While social media is great for telling us who broke a world record or who failed a snatch and broke their gym’s doors, the constant influx of the latest trends can make us forget how we got here in the first place. Sure, it’s cool that some 6 year old kid on Instagram deadlifted twice their bodyweight, but what about the men, women, and events that paved the way to make it possible for that kid to touch a barbell in 2016?
In short vignettes, we’re going to go back in time and explore the sport’s roots from the testing of manhood in prehistoric tribes to shattered Olympic records and everything in between.
(Note: Since we’re talking about a history that often looks different from its modern day equivalent, I’ll use the term “lifting” as a catch all term for Olympic weightlifting, powerlifting, bodybuilding, etc.)
We can’t have a discussion about lifting without figuring out how women got involved in the first place, and for that, we have to turn to Abbye “Pudgy” Stockton (1917-2006). Born in Santa Monica, Abbye was known as “Pudgy” growing up because she was in fact, pudgy. Steadily packing on the pounds while working as a telephone operator in the late 1930s, she eventually decided that enough was enough and did something almost unprecedented: Abbye started lifting weights. She soon became a familiar face at Santa Monica’s famed Muscle Beach, right along side our industry forefathers like Joe Gold—founder of Gold’s Gym—and George Eiferman—a future Mr. America and Mr. Universe.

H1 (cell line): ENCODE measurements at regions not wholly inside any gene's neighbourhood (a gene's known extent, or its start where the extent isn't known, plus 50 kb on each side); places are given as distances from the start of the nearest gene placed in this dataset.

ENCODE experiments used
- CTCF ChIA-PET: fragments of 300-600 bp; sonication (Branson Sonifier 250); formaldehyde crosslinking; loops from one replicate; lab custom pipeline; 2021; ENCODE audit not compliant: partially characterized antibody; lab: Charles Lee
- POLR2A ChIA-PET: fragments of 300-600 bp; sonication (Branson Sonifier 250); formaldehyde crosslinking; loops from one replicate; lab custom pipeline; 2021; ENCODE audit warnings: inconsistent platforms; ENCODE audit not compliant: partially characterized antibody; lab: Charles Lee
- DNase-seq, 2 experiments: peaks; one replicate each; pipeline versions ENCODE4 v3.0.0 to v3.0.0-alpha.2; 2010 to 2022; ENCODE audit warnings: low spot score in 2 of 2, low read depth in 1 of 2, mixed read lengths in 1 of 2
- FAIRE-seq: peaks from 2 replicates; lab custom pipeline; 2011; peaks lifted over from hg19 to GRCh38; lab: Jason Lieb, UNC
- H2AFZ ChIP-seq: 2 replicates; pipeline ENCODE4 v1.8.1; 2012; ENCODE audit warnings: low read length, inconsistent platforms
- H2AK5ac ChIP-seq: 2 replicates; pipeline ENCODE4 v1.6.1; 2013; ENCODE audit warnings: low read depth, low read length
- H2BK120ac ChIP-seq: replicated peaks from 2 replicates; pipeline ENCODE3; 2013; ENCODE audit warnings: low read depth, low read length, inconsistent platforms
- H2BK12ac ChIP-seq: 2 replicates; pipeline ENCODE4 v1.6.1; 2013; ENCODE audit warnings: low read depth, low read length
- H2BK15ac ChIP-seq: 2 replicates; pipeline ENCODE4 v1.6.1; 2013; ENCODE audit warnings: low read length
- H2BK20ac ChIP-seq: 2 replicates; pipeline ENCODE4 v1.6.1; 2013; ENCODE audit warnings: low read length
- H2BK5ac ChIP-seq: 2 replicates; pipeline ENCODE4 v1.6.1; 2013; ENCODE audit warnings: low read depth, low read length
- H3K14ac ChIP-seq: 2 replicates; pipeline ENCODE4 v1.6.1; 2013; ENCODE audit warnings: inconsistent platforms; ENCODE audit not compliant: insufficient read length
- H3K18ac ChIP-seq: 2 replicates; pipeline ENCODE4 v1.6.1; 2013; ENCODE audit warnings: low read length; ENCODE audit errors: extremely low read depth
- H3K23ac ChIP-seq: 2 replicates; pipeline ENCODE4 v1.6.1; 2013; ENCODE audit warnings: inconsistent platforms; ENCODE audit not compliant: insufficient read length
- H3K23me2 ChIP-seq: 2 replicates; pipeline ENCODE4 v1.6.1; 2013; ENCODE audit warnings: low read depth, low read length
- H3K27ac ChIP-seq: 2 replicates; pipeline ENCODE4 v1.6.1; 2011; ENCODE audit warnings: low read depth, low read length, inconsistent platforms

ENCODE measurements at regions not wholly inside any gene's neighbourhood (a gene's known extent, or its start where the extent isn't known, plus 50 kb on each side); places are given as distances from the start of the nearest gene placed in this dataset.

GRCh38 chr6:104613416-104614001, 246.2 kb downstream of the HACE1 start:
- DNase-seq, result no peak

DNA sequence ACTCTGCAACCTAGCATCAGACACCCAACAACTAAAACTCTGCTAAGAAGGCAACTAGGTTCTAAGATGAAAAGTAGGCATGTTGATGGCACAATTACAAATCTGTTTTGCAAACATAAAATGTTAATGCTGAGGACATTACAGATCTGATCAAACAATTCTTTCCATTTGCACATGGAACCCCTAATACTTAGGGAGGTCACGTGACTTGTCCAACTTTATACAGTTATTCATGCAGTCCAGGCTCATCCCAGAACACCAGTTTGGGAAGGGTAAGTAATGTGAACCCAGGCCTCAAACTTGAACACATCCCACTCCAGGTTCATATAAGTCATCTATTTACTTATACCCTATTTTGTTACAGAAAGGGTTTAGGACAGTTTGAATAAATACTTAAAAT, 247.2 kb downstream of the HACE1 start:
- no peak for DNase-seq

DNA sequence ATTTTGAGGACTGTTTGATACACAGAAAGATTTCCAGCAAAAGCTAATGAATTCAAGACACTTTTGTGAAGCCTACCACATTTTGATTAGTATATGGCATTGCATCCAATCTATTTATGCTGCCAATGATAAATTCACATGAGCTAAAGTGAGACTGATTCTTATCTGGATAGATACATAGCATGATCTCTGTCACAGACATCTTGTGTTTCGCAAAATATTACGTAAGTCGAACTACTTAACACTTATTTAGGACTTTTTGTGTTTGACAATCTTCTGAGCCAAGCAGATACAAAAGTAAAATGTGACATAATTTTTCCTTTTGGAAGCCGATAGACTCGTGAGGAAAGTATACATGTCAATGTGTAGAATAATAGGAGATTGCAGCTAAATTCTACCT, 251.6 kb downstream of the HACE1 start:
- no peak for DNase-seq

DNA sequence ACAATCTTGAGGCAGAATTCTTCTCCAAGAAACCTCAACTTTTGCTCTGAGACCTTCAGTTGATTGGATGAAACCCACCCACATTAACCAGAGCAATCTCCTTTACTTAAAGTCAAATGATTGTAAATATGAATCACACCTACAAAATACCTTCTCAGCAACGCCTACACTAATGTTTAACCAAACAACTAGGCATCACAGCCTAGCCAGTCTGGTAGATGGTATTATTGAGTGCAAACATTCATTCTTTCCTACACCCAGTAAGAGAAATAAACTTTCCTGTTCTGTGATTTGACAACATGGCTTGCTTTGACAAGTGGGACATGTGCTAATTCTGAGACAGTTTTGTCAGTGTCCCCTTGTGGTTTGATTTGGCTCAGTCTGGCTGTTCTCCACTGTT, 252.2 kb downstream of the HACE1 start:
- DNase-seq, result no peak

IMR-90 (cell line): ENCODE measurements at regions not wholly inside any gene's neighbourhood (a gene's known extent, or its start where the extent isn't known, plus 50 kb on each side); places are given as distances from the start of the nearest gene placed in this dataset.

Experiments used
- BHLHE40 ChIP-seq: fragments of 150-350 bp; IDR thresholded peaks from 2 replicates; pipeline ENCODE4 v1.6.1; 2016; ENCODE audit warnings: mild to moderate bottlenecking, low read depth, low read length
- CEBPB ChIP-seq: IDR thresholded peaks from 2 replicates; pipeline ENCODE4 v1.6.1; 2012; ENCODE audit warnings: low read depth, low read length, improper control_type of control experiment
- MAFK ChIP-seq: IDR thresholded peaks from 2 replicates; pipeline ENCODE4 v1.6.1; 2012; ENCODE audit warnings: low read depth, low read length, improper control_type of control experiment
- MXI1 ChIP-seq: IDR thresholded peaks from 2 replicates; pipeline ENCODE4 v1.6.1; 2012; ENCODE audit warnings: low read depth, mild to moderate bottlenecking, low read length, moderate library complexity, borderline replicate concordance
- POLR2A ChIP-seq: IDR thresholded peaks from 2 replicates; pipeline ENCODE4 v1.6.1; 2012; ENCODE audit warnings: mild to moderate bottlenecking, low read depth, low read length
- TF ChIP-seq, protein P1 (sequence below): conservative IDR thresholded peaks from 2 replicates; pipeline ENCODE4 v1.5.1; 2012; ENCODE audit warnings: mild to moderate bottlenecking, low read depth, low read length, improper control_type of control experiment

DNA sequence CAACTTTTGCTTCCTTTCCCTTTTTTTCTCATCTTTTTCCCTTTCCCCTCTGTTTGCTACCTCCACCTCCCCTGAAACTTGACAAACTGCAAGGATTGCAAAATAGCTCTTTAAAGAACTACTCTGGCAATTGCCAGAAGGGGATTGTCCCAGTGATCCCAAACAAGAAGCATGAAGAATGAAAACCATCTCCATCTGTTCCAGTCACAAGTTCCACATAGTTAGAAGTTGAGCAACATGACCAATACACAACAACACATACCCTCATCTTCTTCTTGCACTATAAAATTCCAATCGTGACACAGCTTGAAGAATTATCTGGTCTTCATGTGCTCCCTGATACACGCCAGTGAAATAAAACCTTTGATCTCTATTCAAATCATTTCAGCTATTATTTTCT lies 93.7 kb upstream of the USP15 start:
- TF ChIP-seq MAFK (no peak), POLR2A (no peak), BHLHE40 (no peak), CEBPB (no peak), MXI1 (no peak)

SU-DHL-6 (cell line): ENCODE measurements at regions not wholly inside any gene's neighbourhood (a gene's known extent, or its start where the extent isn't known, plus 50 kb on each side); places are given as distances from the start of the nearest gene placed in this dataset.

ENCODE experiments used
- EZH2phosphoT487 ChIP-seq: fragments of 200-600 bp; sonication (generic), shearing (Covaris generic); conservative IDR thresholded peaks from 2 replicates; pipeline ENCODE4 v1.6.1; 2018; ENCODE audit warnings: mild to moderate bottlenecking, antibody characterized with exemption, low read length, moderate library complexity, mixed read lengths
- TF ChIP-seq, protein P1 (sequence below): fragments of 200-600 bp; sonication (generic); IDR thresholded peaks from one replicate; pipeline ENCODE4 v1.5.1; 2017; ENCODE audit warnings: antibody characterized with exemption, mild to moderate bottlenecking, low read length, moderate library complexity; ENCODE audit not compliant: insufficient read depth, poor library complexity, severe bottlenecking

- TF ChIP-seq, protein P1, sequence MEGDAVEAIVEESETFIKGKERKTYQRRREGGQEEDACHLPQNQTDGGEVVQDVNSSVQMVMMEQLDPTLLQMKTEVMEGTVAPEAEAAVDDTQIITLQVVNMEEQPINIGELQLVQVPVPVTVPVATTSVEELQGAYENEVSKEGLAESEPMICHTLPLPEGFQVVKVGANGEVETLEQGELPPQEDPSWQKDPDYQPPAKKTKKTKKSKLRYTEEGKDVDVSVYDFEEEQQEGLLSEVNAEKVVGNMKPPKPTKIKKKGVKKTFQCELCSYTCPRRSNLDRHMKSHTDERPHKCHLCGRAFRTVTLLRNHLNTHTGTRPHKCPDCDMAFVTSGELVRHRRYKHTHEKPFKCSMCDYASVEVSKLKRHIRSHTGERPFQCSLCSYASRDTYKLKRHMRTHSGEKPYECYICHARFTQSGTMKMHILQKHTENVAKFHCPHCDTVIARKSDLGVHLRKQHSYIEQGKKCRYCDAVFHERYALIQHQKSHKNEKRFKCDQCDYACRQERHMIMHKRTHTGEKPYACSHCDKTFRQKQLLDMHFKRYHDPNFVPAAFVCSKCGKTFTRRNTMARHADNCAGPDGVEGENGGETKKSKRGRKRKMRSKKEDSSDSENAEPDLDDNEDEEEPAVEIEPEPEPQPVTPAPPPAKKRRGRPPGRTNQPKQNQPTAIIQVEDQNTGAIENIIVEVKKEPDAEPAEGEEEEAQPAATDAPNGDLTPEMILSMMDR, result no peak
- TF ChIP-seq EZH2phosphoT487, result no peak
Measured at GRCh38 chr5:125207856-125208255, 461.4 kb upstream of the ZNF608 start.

At 5’1″ and 115, Abbye wasn’t just strong, she was built. Abbye organized the first sanctioned weightlifting meets for women, and had personal PRs that included a 100 lb press, 105lb snatch, and a 135 lb clean & jerk…in 1947. Yet, she exuded a sense of delicate femininity that ruled the times. After World War II, She opened a gym for women on Sunset Boulevard and began writing the column “Barbelles” for Strength and Health magazine, the world’s influential fitness magazine at the time.
In short, Abbye was the role model women from the 1940s had been thirsty for — strong, independent, successful, and feminine. In 2002 she summed up her life in two sentences that still ring true today, “People used to say that if women worked out, they would become masculine-looking or wouldn’t be able to get pregnant. We just laughed because we knew they were wrong.”
Abbye passed away in 2006, at the age of 88.
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